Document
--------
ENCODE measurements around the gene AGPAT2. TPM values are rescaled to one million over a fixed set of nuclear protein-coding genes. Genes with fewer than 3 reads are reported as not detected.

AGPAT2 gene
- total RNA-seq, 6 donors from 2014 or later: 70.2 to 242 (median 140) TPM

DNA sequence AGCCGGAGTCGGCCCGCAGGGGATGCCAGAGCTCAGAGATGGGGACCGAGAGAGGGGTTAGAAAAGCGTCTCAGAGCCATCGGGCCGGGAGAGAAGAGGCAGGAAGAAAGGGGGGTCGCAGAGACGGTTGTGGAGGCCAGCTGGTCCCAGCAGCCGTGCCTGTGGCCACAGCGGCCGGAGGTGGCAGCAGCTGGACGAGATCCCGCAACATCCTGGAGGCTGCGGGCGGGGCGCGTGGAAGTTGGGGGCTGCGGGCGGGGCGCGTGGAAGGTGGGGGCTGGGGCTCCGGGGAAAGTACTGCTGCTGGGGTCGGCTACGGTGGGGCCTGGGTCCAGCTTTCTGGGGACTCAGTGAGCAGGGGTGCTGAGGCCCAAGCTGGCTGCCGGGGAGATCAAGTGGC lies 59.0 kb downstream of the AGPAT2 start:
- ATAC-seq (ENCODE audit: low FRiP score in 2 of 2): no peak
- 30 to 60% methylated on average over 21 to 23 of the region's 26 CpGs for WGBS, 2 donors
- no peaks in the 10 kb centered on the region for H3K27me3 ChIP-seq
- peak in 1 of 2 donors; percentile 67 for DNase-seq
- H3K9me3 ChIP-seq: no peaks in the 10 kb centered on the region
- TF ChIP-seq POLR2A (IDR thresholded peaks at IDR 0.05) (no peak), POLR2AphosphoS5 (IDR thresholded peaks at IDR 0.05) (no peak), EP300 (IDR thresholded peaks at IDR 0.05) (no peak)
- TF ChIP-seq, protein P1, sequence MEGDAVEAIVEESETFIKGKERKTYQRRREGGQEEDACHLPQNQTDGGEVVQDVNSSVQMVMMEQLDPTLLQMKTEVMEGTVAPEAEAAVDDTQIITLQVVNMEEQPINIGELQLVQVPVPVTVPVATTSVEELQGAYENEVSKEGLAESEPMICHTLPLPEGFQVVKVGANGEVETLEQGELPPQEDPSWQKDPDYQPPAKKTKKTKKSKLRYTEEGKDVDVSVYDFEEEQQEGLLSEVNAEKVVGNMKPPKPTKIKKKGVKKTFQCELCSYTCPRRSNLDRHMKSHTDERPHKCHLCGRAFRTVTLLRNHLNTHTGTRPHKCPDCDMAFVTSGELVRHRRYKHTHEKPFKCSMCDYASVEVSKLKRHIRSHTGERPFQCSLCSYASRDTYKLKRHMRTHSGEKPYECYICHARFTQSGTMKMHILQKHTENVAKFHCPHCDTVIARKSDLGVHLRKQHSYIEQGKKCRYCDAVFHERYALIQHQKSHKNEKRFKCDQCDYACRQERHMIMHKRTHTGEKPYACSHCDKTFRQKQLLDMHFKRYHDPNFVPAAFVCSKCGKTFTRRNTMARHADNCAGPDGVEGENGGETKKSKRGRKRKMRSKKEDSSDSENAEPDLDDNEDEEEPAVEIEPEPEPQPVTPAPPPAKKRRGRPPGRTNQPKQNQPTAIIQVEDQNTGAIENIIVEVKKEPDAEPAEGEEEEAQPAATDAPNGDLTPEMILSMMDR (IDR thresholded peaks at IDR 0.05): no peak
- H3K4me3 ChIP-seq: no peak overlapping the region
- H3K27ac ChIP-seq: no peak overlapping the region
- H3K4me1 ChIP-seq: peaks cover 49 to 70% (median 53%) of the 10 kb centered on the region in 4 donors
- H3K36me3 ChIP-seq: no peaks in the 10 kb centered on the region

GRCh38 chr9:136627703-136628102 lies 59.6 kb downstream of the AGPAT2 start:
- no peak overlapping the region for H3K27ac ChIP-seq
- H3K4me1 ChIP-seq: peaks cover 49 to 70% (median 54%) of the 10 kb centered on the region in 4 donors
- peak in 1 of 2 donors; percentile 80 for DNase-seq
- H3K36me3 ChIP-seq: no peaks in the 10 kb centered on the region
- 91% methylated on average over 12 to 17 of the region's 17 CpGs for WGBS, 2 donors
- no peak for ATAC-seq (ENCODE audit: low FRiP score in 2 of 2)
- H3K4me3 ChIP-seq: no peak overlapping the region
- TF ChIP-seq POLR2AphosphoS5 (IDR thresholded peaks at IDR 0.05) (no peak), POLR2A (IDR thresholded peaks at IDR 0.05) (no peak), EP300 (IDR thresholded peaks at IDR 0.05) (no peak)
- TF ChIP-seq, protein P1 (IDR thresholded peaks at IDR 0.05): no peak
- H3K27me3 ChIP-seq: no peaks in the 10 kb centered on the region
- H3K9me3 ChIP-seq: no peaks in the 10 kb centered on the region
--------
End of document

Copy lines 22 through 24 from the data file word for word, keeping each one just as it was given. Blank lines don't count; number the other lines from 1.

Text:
- no peak for ATAC-seq (ENCODE audit: low FRiP score in 2 of 2)
- H3K4me3 ChIP-seq: no peak overlapping the region
- TF ChIP-seq POLR2AphosphoS5 (IDR thresholded peaks at IDR 0.05) (no peak), POLR2A (IDR thresholded peaks at IDR 0.05) (no peak), EP300 (IDR thresholded peaks at IDR 0.05) (no peak)